A Federal District Judge issued preliminary approval to a $74 million settlement proposal to resolve a combined class action lawsuit versus Premera Blue Cross over the 10.6 million records data breach in 2014.
US District Judge Michael Simon decided that the settlement proposal was sensible, reasonable and sufficient according to the defense’s case towards Premera and the probable cost of an ongoing lawsuit.
In the proposed settlement, $32 million will be funded for the breach victims to cover damages claims, $10 million of which will compensate victims for costs sustained due to the breach. The $42 million will be employed to better the security posture of Premera over the next three years.
Improving data security is crucial for Premera. Internal and third-party audits prior to and right after the breach revealed a number of vulnerabilities. Premera had been cautioned regarding the vulnerabilities before the breach but did not do something. That lack of action made way for hackers to access its network. Additionally, it took Premera about a year to discover the compromise of its systems.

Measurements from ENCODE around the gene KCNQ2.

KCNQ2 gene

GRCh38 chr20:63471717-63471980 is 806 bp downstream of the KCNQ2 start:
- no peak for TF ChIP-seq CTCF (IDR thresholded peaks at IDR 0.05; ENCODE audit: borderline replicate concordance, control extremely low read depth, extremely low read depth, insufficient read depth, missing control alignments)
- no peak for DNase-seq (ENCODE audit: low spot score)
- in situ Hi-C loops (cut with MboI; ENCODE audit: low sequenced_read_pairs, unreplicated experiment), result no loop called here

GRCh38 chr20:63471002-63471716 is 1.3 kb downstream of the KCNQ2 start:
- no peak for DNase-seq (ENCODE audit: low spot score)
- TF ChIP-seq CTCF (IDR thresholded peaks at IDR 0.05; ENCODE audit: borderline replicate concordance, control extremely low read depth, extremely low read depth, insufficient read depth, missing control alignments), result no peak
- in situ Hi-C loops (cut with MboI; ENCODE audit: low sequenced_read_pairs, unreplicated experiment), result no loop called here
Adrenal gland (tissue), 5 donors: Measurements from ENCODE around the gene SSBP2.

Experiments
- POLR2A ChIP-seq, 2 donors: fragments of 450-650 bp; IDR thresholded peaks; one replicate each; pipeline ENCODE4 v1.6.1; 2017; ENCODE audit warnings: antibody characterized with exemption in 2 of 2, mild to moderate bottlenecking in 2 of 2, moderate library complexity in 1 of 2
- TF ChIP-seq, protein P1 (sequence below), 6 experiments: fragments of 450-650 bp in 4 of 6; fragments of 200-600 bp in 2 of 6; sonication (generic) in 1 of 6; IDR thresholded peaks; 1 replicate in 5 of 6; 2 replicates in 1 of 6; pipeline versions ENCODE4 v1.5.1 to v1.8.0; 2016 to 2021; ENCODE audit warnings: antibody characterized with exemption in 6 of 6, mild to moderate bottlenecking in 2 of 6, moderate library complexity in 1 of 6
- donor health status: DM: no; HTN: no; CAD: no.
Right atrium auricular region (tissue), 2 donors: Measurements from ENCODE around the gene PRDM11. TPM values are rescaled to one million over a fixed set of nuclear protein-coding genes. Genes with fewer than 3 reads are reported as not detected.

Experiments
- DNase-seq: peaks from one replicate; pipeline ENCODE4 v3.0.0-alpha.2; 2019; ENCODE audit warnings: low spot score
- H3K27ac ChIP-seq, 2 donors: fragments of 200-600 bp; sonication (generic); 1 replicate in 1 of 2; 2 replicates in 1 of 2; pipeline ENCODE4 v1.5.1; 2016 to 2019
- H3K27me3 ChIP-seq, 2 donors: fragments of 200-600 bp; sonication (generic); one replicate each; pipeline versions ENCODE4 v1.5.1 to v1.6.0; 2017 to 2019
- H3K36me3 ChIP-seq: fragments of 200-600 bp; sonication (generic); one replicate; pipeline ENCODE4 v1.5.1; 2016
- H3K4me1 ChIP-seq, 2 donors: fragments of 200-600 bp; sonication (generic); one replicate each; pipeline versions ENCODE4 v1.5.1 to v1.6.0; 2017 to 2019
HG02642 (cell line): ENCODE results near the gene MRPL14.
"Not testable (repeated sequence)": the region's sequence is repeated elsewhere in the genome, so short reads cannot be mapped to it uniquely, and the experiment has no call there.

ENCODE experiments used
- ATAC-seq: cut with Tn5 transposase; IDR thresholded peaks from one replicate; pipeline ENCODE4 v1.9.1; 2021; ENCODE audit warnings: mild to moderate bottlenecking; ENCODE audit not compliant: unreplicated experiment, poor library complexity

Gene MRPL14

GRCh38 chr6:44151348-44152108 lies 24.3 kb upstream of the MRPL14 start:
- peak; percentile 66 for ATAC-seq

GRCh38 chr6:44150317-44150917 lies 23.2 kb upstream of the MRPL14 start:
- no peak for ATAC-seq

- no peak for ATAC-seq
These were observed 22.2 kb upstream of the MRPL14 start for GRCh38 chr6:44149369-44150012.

All class members will benefit from Premeraa’s improved data security. Even those who are not insured Premera or an associate Blue Cross entity will be benefitted because sensitive data remains on Premera’s servers.
A $10 million fund may not be enough to reimburse the costs resulting from the data breach of 10.6 million people. However, Judge Simon decided the amount as fair since rather few of the plaintiffs had suffered identity theft resulting from the data breach. Also, the settlement comes with $3.5 million to cover the fees for further credit monitoring services.
The lawsuit against Premera was complicated and needed a substantial amount of technical data regarding the data security protections set up. The information also covers a few years. Whether or not Premera broke its contractual promises, was negligent, or was involved in unfair strategies under Washington’s Consumer Protection Act with regard to Premera’s provision of data security, there were rather strong claims, according to Judge Simon.
The agreement settles the case without admitting liability. Besides the $74 million, Premera had to settle a multi-state lawsuit with 30 states for $10 million because of the failure to street address identified data security risks.
The HHS’ Office for Civil Rights also investigated the Premera data breach. There is yet a decision if it is appropriate to issue a financial penalty.